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Shot size for inland duck shooting

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What is the best shot size in steel and load for inland duck shooting.

 

4's in steel........ But really it is personal preference, I know people who use 1's all the time.

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3" #4 fast steel moving over 1400 fps will crush ducks out to 40 yards and more if choked right. That was what I shot back home at ducks for everything. I choked IC and Imod and it was a fantastic combo.

 

thanks

rick

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:good: I have just aquired some inland duck shooting.....does it have to be steel? :lol:

 

 

No it doesn't,

 

It has to be NON TOXIC and there are several varieties, steel is the cheapest and for inland duck shooting it is fine.

 

Need some help??

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The best shot size will depend on what non toxic cartridges you use. Steel is much less dence than tungstone or hevi shot so you need to step up a size or two in steel. Steel pattens very tight so the lower pellet count is counteracted by the shot being much closer togeather than say bismuth.

 

In steel I use 3" 3s US size for flighting mallard going down to 4s for teal and wigeon. In bismuth and Tungstone I use 6s or 5s and if shooting a flightline where the birds are going to be highish Hevi shot 5s.

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When non toxic shot was first made a legal requirement we all had a play with different things. I saw a lot of ducks crippled with steel, luckily I started on Bismuth 4s and 5s which is where I still am today. Hevi shot also works well but is very expensive. Expensive yes but only a small fraction of the overall cost of the sport.

 

I mainly use Bismuth 5s on inland duck but have taken an odd goose with them.

 

A

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Need some help??

 

Ill let you know..........................I have just got 150 acres with a river running through it...................... :lol:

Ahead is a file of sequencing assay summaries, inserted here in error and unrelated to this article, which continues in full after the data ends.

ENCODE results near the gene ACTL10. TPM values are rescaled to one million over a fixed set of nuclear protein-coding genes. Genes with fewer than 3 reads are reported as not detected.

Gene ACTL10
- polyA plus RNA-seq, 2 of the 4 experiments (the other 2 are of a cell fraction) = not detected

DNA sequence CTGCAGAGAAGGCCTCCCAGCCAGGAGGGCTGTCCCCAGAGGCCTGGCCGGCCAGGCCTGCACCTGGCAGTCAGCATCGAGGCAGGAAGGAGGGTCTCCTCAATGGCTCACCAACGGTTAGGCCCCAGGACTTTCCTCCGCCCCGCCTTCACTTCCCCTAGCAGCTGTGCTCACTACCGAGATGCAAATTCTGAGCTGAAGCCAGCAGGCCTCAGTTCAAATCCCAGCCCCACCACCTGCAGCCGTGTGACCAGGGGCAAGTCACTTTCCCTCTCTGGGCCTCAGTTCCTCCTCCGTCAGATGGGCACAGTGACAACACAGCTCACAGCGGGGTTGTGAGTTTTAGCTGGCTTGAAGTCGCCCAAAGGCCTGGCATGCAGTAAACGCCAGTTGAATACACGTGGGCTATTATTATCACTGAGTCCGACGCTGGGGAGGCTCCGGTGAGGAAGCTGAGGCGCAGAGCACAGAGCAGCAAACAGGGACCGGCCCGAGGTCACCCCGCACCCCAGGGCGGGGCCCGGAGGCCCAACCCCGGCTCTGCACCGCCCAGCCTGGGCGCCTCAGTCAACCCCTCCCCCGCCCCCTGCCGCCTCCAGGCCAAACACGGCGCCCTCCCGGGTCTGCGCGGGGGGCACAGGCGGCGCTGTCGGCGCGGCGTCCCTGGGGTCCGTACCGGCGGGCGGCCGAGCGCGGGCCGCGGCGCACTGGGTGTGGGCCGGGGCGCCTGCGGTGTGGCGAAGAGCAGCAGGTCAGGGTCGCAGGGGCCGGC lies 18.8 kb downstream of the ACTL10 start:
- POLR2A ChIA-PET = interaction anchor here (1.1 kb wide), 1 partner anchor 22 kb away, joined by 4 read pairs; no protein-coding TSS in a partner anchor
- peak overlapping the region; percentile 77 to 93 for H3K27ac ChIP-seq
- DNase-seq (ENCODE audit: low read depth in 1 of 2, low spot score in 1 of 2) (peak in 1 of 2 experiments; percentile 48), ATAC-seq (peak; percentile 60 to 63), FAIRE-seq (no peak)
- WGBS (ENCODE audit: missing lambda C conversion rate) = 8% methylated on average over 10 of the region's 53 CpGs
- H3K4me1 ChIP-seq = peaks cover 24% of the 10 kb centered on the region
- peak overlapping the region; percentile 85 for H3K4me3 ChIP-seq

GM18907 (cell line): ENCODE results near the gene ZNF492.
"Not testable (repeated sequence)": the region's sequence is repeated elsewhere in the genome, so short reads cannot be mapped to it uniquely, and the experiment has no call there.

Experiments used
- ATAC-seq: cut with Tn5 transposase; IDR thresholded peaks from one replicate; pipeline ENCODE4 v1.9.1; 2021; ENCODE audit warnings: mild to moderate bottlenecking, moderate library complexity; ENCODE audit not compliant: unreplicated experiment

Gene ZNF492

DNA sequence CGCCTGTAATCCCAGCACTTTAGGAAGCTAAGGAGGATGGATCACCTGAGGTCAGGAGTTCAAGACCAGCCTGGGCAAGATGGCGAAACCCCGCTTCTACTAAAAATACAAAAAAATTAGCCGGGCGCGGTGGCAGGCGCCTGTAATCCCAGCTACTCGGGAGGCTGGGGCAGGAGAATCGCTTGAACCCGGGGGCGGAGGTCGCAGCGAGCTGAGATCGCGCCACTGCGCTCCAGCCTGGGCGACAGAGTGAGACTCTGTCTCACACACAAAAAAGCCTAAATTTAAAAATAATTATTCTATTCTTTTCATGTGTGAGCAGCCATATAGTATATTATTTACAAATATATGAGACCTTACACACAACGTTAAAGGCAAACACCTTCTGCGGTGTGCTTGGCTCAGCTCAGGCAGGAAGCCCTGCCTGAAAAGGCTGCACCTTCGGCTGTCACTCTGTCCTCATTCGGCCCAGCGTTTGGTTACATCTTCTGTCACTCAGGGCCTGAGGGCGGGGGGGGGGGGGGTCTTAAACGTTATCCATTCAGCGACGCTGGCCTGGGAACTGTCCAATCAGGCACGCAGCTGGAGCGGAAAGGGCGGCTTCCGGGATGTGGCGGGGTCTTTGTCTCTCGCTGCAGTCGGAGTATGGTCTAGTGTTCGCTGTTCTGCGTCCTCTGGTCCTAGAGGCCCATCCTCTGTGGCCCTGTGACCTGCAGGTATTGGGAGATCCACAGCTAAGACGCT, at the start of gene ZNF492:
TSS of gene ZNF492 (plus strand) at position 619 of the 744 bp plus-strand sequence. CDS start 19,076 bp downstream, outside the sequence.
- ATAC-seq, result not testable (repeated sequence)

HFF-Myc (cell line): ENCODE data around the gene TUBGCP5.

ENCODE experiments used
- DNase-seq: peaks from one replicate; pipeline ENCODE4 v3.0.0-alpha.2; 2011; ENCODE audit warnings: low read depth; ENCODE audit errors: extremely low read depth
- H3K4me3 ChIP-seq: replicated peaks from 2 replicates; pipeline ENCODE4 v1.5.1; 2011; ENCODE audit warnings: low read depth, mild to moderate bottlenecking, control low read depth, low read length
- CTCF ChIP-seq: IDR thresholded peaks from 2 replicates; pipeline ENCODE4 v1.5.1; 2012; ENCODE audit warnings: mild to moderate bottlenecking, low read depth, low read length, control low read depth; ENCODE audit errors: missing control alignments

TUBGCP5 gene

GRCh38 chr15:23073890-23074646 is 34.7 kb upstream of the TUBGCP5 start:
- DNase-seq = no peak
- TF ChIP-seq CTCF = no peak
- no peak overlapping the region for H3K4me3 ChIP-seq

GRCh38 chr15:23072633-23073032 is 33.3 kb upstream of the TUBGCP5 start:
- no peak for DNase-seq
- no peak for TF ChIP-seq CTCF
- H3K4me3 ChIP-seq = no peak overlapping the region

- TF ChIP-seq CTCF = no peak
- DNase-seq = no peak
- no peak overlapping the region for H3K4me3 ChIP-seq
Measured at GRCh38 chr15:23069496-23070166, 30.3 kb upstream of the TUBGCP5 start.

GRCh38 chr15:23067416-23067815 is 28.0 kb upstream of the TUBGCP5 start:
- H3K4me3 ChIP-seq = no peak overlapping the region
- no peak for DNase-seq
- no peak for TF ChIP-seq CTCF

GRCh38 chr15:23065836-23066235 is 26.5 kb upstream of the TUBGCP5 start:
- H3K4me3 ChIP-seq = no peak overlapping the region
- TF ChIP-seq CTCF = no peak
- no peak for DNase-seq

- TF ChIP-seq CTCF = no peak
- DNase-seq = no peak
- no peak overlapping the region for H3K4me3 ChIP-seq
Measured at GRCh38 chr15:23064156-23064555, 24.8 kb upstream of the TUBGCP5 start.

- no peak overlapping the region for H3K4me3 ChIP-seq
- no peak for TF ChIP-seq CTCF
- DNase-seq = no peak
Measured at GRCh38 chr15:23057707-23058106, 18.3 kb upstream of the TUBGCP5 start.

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When non toxic shot was first made a legal requirement we all had a play with different things. I saw a lot of ducks crippled with steel, luckily I started on Bismuth 4s and 5s which is where I still am today. Hevi shot also works well but is very expensive. Expensive yes but only a small fraction of the overall cost of the sport.

I mainly use Bismuth 5s on inland duck but have taken an odd goose with them.

A

 

A fellow practicioner. Chichester Wildfowlers did extensive field tests on all non toxic shot available at the time (a while before the requirement became law) and steel was I believe regarded with disdain. The report was and maybe still is available from the Chichester Club. They might have even updated it by now. Unless used at short ranges it wounds more than it kills. I started using Bismuth, again before it became a legal requirement, and have stuck with it ever since as I didn't notice any difference (a shot size larger) than with lead. I know it's more expensive than everything else but how many does a wildfowler put through his gun/s in a season...not enough to break the bank I'll bet. There you stand with a gun in your hand that cost what £100's maybe £1000's dressed in a shooting finery that set you back £100's with boots on that cost again £100's and decoys thjat set you back a tidy sum AND you're gonna complain about spending a £1 a cartridge. Think on!